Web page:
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Idiopathic sterile inflammation of the epidural fat and epaxial muscles causing paraplegia in a mixed-breed dog

Ine CornelisDepartment of Small Animal Medicine and Clinical Biology, Faculty of Veterinary Medicine, Ghent University, Salisburylaan 133, 9820 Merelbeke, Belgium.

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Steven De DeckerDepartment of Small Animal Medicine and Clinical Biology, Faculty of Veterinary Medicine, Ghent University, Salisburylaan 133, 9820 Merelbeke, Belgium.

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Ingrid GielenDepartment of Medical Imaging of Domestic Animals and Orthopedics of Small Animals, Faculty of Veterinary Medicine, Ghent University, Salisburylaan 133, 9820 Merelbeke, Belgium.

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Caroline GadeyneDepartment of Small Animal Medicine and Clinical Biology, Faculty of Veterinary Medicine, Ghent University, Salisburylaan 133, 9820 Merelbeke, Belgium.

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Koen ChiersDepartment of Pathology, Bacteriology and Poultry Diseases, Faculty of Veterinary Medicine, Ghent University, Salisburylaan 133, 9820 Merelbeke, Belgium.

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Sophie VandenabeeleDepartment of Small Animal Medicine and Clinical Biology, Faculty of Veterinary Medicine, Ghent University, Salisburylaan 133, 9820 Merelbeke, Belgium.

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Kaatje KromhoutDepartment of Medical Imaging of Domestic Animals and Orthopedics of Small Animals, Faculty of Veterinary Medicine, Ghent University, Salisburylaan 133, 9820 Merelbeke, Belgium.

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Luc M. L. Van HamDepartment of Small Animal Medicine and Clinical Biology, Faculty of Veterinary Medicine, Ghent University, Salisburylaan 133, 9820 Merelbeke, Belgium.

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Abstract

Case Description—A 4-year-old sexually intact male mixed-breed dog was evaluated because of clinical signs of acute-onset pelvic limb ataxia, rapidly progressing to paraplegia with severe spinal hyperesthesia.

Clinical Findings—General physical examination revealed pyrexia, tachycardia, and tachypnea. Neurologic examination demonstrated severe spinal hyperesthesia and paraplegia with decreased nociception. Magnetic resonance imaging revealed extradural spinal cord compression at T13-L1 and hyperintense lesions on T1- and T2-weighted images in the epaxial musculature and epidural space.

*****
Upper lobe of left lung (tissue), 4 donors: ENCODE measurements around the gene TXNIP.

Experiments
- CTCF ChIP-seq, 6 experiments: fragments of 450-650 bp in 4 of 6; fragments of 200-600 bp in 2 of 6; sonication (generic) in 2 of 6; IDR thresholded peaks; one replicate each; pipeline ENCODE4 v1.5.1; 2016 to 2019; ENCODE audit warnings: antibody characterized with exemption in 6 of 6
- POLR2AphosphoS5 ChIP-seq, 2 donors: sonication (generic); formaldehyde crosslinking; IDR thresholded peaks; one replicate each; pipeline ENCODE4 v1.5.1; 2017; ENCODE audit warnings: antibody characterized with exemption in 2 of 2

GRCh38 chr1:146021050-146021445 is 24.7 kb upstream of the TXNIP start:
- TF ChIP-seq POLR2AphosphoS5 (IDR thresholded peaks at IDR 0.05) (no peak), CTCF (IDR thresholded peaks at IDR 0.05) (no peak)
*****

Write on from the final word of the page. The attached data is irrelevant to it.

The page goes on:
Treatment and Outcome—Decompressive surgery, consisting of a continuous dorsal laminectomy, with copious lavage of the vertebral canal was performed. Cultures of blood, urine, and surgical site samples were negative. Histologic examination results for samples obtained during surgery demonstrated suppurative myositis and steatitis. These findings confirmed a diagnosis of sterile idiopathic inflammation of the epidural fat and epaxial muscles with spinal cord compression. The dog's neurologic status started to improve 1 week after surgery. After surgery, the dog received supportive care including antimicrobials and NSAIDs. The dog was ambulatory 1 month after surgery and was fully ambulatory despite signs of mild bilateral pelvic limb ataxia 3 years after surgery.

Clinical Relevance—Although idiopathic sterile inflammation of adipose tissue, referred to as panniculitis, more commonly affects subcutaneous tissue, its presence in the vertebral canal is rare. Specific MRI findings described in this report may help in reaching a presumptive diagnosis of this neurologic disorder. A definitive diagnosis and successful long-term outcome in affected patients can be achieved by decompressive surgery and histologic examination of surgical biopsy samples.

Abstract

Case Description—A 4-year-old sexually intact male mixed-breed dog was evaluated because of clinical signs of acute-onset pelvic limb ataxia, rapidly progressing to paraplegia with severe spinal hyperesthesia.

Clinical Findings—General physical examination revealed pyrexia, tachycardia, and tachypnea. Neurologic examination demonstrated severe spinal hyperesthesia and paraplegia with decreased nociception. Magnetic resonance imaging revealed extradural spinal cord compression at T13-L1 and hyperintense lesions on T1- and T2-weighted images in the epaxial musculature and epidural space.

Treatment and Outcome—Decompressive surgery, consisting of a continuous dorsal laminectomy, with copious lavage of the vertebral canal was performed. Cultures of blood, urine, and surgical site samples were negative. Histologic examination results for samples obtained during surgery demonstrated suppurative myositis and steatitis. These findings confirmed a diagnosis of sterile idiopathic inflammation of the epidural fat and epaxial muscles with spinal cord compression. The dog's neurologic status started to improve 1 week after surgery. After surgery, the dog received supportive care including antimicrobials and NSAIDs. The dog was ambulatory 1 month after surgery and was fully ambulatory despite signs of mild bilateral pelvic limb ataxia 3 years after surgery.

Clinical Relevance—Although idiopathic sterile inflammation of adipose tissue, referred to as panniculitis, more commonly affects subcutaneous tissue, its presence in the vertebral canal is rare. Specific MRI findings described in this report may help in reaching a presumptive diagnosis of this neurologic disorder. A definitive diagnosis and successful long-term outcome in affected patients can be achieved by decompressive surgery and histologic examination of surgical biopsy samples.

Contributor Notes

Dr. De Decker's present address is Department of Veterinary Clinical Sciences, Royal Veterinary College, University of London Hawkshead Lane, North Mymms, Hertfordshire AL97TA, England.

Address correspondence to Dr. Cornelis (Ine.cornelis@ugent.be).